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November 05, 2008

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W. Curtis Preston

You can say that your product does “immediate” deduplication, or “concurrent” deduplication, but saying it does inline deduplication is misleading. It’s the equivalent of calling an asynchronous replication “synchronous” just because the target system is updated seconds after the source system. You’re not synchronous unless you hold up the original write until it’s replicated, and you’re not inline dedupe unless you dedupe before you write to disk. It’s also the equivalent of Symantec calling Continuous Protection Server continuous data protection (CDP) because it’s “continuously protecting the data.” You can’t recover to any point in time (you can only recover to when you last took a snapshot), so it doesn’t meet the definition of continuous data protection (CDP) – and your product doesn’t meet the definition of inline dedupe.

The definition of inline deduplication (which was decided at least five years before EMC entered the target dedupe market by OEMing Quantum) is dedupe that is done in such a way that the native, non-deduped data is never written to disk – ever. Since your own description of how your dedupe system works is that it, “waits for 250 MB of data … before deduplication begins. Data is written in its "native" format, and deduplicated…” you are not doing inline dedupe.

You are doing post-process deduplication with a very small unit of work and processing it immediately after backups. Where most post-process dedupe systems will wait until a virtual tape is put back on a virtual shelf -- or will wait until a backup file is closed (NAS) – before starting dedupe, you’re starting it as soon as you get 250 MB of data – so you’re starting the process a bit sooner. You’re still processing the system after (post) you write it to disk – hence the term post-process.

I’m pretty sure I know what you’re thinking: post-processing systems wait until the entire backup is done, THEN dedupe it. This is a misconception that was started by inline dedupe sales reps and was never based in fact. Every post-processing vendor I know has always been able to process the backups as they’re coming in – just like you and Quantum can. You also have the choice to wait until all backups are done to start deduping data.

I decided to put the rest of my response in my blog:
http://www.backupcentral.com/content/view/200/47/

Scott Waterhouse

W Curtis... I welcome the debate, but... I think there are two levels to this conversation: one is what the user cares about. And honestly I think that just boils down to a performance conversation--in the sense of throughput, time to finish backup, and time to finish replication. The other level is the technical minutiae of what is really going on with the device. The second is also partly semantics in this case.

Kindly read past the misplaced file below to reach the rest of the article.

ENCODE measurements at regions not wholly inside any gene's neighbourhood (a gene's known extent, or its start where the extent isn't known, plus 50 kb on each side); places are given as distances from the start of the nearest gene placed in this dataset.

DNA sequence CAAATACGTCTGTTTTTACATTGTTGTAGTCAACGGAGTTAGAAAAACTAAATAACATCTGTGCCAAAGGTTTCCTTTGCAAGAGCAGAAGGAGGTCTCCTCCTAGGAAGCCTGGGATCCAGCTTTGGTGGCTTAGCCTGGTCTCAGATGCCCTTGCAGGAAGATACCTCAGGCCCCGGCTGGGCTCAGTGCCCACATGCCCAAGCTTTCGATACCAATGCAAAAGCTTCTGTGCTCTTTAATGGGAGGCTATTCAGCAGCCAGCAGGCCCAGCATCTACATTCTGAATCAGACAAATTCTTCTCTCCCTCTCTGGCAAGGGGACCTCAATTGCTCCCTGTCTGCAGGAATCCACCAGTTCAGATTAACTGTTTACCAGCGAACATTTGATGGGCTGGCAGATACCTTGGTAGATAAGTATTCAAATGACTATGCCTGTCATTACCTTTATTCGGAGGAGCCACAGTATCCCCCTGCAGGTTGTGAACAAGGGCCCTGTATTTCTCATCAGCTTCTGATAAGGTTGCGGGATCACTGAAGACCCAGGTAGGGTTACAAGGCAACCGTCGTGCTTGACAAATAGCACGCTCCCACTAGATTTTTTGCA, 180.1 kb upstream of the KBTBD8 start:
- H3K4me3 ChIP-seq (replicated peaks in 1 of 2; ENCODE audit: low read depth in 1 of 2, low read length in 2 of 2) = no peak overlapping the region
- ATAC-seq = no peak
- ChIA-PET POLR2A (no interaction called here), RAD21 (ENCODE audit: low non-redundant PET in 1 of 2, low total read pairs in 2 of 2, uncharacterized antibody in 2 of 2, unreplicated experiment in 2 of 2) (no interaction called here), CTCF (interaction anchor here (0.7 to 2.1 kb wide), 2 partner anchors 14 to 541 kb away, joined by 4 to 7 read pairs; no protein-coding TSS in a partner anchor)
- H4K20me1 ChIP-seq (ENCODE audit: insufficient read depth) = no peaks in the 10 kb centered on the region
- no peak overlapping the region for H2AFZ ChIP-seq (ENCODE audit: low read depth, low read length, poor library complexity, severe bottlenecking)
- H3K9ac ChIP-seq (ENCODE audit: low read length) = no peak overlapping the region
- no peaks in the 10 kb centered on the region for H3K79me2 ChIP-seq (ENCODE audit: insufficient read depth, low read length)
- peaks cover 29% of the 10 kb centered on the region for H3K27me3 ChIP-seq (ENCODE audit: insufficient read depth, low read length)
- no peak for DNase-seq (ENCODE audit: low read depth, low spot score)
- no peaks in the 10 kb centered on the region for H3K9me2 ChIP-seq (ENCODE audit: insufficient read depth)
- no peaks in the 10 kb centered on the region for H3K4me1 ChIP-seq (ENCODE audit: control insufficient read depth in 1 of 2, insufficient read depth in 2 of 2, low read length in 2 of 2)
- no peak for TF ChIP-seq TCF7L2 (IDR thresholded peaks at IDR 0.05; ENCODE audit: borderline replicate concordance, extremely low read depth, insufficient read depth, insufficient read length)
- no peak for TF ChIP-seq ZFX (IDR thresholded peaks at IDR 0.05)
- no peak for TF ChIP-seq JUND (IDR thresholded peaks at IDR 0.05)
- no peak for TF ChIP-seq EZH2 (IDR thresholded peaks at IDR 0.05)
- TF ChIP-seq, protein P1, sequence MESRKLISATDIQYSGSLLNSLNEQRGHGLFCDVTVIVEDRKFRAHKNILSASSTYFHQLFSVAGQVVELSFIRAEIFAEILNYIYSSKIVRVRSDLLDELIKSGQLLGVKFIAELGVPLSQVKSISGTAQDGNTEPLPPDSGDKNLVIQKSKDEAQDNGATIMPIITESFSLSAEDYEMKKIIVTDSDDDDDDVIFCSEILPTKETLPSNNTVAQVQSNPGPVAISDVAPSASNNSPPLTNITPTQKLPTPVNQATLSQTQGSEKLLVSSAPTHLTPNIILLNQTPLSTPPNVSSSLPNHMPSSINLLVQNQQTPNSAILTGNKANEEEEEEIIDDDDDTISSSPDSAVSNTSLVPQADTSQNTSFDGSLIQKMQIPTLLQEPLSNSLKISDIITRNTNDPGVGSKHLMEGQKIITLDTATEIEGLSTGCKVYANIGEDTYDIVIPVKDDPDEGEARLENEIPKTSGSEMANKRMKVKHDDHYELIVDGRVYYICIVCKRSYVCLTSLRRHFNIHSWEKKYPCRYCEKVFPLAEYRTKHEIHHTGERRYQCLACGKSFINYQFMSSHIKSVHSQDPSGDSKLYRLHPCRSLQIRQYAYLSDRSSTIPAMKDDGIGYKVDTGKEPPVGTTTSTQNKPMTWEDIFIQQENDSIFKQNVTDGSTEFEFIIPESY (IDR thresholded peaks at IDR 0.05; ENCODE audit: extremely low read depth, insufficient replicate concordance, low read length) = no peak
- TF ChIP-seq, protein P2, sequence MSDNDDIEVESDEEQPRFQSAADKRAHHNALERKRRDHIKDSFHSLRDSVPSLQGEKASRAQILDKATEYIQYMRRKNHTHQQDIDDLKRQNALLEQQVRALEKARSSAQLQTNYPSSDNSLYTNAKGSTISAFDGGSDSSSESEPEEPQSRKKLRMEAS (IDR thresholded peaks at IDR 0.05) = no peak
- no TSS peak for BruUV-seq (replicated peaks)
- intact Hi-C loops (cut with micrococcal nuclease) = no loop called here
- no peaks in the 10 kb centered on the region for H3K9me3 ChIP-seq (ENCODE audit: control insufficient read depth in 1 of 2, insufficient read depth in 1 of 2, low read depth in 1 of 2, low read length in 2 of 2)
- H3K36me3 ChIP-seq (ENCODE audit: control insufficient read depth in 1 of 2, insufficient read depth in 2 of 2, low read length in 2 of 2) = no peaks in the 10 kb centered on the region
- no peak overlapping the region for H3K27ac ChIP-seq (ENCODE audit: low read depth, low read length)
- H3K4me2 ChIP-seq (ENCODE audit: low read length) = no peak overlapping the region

Let me start with the second level. You say that you don't want the market confused. Fair enough. Neither do we. Having said that, I think you are trying to fit a square peg in to a round hole in order to define something. (By the way, we are fine with the "immediate" definition if you prefer that to in line.)

Why do I say that? You further wrote: "the second reason that the differentiation between inline and post-process is important is that post-processing systems can get “behind” and inline systems cannot." Well, the DL3D can't either. When it is running in "in-line" mode it will not build up a backlog of data on cache. It will deduplicate data as it is received. If you send it data faster than it can deduplicate, it will bottleneck (and slow down the reception of data). Just like any other in line system.

So honestly, the DL3D meets at least one of the tests you proposed for in line deduplication.

Now back to the first level--and the reason I brought up the subject in the first place: why does it matter to users? Only for performance. And in this respect, the DL3D approach to in line (or immediate) deduplication has a huge advantage over competitive approaches. Our approach allows you to restore data up to 6 times faster than you can from an appliance that doesn't employ any sort of disk cache (like Data Domain). So it has every performance characteristic of an in line solution (limit on write speeds, replication is hooked to deduplication and happens simultaneously, restore from truly deduped data is 1/4 the speed of a write to the system, etc.) except that if you are restoring from cached or non-truncated data, you can get up to a six times performance improvement. And it seemed to me that was worth mentioning.

W. Curtis Preston

As I just said in my response to your latest comment on my blog, I disagree that the 1/4th or 1/6th restore numbers that you're stating are typical of the industry. I have seen completely different numbers than that with a number of your competitors.

Scott Waterhouse

Fair enough. Our experience differs.

Having said that, there are so many components to the performance conversation that it can be tough to make comparisons: how many streams on back, how many on restore, over FC or IP, in-line (immediate) or delayed, how old is the data, how fast is the client, etc.

At the end of the day, it is important for vendors to honestly communicate these factors.

How come *no other vendor* posts *any* meaningful performance data? Do I think we go far enough at EMC? Personally? No. But we do disclose far more than others.

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